Ethics Complaint Filed Against Texas Democratic Party Partner Over Corporate Donations
Power the Vote was contracted with the TDP in February this year to “support the TDP’s ongoing efforts to build statewide voter protection infrastructure to ensure that elections in Texas are more free, fair, and accessible for all voters.”
Its roles were to establish a voter education program, an assistance hotline, a poll watching program, and an “advocacy initiative” to provide advice for local governments on Texas’ new election laws.
“Power the Vote is proud to support the Texas Democratic Party’s efforts to fight for Texas voters,” the organization’s co-founder Kimberley Allen said at the time. “Texas is not only an important battleground state — it is also critical to the fight for democracy. Our investment in Texas reflects our commitment to ensuring that every voter has their voice heard.”
On February 3, Power the Vote – Texas, Inc. received a $175,000 contribution from Power the Vote, Inc., its national head based in Atlanta that runs similar efforts in other states. From April 29 through September 1, Power the Vote – Texas, Inc. made $170,000 in contributions to the state party’s general fund and spent $1,250 on a booth rental at its convention.
HAS lament was filed on November 2 by Mark McCaig, chairman of the Texas Republican Initiative, with the Texas Ethics Commission (TEC).
It alleges a violation of two sections of Texas Election Code: 253.003 and 253.094which prohibit corporate donations to political parties outside of certain purposes.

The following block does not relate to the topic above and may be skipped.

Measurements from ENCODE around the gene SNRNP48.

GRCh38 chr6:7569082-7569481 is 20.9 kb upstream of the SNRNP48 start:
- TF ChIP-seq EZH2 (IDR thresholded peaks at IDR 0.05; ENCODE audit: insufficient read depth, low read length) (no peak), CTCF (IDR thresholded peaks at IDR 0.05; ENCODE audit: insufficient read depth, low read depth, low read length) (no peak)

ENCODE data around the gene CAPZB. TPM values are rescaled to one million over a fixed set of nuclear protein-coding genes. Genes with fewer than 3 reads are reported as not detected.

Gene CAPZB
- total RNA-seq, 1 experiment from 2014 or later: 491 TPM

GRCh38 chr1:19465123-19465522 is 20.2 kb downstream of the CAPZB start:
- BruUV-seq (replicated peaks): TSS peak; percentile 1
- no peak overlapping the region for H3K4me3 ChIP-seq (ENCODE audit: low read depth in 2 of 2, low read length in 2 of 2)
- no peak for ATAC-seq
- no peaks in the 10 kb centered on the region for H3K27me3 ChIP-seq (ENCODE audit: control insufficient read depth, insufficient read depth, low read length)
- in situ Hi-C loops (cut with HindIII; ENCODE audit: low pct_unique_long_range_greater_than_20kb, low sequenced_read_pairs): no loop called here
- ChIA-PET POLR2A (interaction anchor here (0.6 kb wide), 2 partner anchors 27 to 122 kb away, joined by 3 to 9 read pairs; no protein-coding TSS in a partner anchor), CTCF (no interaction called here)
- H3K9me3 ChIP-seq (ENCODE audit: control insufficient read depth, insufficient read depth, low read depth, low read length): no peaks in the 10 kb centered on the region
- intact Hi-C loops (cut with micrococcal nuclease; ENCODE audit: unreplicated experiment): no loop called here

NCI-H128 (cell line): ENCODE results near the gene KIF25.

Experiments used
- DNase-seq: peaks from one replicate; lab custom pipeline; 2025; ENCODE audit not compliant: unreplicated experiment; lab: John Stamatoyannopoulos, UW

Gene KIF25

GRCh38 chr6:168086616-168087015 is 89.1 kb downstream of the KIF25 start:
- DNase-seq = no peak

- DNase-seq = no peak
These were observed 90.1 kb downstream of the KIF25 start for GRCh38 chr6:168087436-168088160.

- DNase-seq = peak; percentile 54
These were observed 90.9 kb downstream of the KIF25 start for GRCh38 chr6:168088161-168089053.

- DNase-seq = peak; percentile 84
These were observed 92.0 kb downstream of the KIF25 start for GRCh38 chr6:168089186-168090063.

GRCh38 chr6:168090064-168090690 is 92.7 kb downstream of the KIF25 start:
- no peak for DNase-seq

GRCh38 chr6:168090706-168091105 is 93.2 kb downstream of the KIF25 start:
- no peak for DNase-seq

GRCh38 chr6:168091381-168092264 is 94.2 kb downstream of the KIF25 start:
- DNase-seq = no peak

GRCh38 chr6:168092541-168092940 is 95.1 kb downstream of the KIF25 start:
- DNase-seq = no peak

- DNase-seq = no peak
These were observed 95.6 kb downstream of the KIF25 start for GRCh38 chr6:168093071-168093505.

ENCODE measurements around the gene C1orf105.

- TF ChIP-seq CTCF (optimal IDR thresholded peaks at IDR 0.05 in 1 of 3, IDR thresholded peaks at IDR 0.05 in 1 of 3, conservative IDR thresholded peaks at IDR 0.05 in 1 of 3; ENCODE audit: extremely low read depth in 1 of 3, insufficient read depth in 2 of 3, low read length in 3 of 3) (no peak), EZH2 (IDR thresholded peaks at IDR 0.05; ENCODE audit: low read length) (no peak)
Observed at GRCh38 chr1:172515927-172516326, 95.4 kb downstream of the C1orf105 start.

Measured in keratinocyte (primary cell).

In a 2015 advisory opinion concerning a similar situation, the TEC stated, “A general-purpose committee may not use political contributions accepted from a corporation for its own administration to make a contribution to a political party for the party’s administrative costs.”
The account to which the Power the Vote donations went was TDP’s general-purpose PAC, not its corporate one.
An offense under these provisions is a third degree felony, but the agency has no criminal authority — only the ability to levy civil financial penalties.
No wrongdoing has yet been found by the agency, but it has accepted the complaint for review.
Reached by phone on Friday, Allen declined to speak on the record but was not worried about the complaint.
The Texas Democratic Party did not return a request for comment by the time of publication.
In a complaint notice to Power the Vote, the TEC said the allegation “will be processed as a Category Two violation” and that it accepted jurisdiction over the complaint.
The agency then directed the organization to respond in writing within 25 days of receipt of the notice, which is dated as November 8.